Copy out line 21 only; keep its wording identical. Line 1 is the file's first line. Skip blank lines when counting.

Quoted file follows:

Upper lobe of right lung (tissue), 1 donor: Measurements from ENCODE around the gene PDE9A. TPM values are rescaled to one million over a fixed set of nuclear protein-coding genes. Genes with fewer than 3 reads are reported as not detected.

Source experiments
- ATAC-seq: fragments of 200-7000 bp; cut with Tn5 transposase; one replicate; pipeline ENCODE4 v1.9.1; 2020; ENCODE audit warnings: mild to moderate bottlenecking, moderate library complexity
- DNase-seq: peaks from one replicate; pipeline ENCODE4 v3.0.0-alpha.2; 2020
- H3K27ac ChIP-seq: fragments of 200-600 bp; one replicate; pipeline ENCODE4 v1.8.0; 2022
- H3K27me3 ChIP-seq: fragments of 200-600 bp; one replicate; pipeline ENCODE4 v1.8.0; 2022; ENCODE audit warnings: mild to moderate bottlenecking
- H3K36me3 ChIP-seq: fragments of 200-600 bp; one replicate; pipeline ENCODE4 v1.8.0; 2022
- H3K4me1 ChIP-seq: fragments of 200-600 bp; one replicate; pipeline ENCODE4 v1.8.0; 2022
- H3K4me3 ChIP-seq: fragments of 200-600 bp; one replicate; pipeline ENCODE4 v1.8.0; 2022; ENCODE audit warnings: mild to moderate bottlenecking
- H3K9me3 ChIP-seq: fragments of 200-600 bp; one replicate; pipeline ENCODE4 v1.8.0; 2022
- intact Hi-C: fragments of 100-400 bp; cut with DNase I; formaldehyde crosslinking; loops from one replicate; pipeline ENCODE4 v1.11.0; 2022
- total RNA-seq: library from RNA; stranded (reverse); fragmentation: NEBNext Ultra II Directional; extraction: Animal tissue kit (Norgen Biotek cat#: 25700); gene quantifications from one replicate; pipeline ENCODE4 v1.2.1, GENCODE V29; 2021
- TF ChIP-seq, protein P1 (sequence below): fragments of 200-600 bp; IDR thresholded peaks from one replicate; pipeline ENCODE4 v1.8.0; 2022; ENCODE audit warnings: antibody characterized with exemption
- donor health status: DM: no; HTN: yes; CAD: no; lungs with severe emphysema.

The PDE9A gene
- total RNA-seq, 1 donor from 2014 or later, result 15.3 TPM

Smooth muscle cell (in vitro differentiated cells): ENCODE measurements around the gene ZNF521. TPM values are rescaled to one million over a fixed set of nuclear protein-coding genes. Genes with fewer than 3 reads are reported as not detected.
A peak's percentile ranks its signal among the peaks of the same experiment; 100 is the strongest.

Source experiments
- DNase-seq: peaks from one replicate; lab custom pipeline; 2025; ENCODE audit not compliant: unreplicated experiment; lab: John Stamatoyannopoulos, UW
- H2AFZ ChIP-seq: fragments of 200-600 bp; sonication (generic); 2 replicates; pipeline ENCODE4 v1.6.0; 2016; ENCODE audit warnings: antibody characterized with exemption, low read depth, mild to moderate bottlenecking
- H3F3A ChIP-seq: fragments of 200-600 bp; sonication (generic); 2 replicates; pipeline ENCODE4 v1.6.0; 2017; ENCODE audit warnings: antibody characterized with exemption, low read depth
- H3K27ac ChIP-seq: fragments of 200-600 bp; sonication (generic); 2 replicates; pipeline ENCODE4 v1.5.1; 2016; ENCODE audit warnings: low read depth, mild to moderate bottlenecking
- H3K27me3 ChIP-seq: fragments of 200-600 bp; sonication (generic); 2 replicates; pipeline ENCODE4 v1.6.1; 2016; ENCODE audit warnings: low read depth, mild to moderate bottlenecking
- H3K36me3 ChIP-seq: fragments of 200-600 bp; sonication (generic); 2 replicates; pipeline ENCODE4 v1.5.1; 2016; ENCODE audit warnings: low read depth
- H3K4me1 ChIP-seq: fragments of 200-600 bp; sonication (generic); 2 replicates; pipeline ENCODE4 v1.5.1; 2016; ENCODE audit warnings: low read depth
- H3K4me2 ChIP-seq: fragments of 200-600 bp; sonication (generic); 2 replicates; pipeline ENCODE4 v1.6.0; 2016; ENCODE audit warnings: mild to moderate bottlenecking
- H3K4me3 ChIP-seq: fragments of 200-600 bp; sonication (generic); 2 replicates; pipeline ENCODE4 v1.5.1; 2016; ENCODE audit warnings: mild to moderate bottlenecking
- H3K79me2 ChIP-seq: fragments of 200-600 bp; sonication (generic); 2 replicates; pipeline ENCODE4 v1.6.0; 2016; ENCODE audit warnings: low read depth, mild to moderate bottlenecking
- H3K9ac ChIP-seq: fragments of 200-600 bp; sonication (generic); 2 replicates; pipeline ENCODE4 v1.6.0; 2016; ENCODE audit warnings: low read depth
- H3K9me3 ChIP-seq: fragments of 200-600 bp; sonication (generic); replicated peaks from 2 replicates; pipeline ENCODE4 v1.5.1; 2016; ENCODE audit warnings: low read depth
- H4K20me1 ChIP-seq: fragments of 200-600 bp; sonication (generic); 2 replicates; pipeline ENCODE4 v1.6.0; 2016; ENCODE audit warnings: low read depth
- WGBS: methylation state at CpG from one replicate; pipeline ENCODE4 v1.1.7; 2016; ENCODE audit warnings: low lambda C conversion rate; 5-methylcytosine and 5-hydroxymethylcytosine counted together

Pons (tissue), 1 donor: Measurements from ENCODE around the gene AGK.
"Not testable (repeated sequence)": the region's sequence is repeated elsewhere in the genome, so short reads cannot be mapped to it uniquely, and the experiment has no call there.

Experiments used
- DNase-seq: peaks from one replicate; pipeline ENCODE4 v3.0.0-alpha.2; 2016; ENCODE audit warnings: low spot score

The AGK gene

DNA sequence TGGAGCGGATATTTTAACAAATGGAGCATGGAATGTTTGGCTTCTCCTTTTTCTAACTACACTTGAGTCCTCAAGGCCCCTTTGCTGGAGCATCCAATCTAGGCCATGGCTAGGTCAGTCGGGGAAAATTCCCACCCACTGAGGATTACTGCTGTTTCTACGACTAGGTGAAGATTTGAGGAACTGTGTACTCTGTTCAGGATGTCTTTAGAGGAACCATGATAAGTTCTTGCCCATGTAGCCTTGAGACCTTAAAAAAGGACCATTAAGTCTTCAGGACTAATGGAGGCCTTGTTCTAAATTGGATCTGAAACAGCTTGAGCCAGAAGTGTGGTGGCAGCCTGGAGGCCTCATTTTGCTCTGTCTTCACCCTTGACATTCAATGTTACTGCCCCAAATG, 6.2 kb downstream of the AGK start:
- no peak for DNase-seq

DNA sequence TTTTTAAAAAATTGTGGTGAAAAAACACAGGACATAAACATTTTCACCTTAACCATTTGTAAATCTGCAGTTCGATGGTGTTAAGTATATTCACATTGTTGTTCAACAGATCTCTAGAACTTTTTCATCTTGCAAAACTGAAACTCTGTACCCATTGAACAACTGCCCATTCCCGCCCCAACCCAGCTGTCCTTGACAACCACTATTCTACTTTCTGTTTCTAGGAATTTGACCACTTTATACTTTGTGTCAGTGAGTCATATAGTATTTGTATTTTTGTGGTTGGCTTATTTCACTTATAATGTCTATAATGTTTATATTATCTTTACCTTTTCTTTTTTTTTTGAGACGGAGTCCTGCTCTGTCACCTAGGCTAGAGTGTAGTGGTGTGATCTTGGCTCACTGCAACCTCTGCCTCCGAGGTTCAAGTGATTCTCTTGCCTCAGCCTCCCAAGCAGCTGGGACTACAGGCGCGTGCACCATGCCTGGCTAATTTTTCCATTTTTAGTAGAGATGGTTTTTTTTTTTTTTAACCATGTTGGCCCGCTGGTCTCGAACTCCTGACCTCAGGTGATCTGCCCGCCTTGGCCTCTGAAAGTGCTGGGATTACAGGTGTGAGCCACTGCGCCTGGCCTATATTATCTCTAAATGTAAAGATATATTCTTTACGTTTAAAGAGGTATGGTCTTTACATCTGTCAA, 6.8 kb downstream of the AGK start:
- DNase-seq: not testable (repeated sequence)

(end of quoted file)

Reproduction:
- H2AFZ ChIP-seq: fragments of 200-600 bp; sonication (generic); 2 replicates; pipeline ENCODE4 v1.6.0; 2016; ENCODE audit warnings: antibody characterized with exemption, low read depth, mild to moderate bottlenecking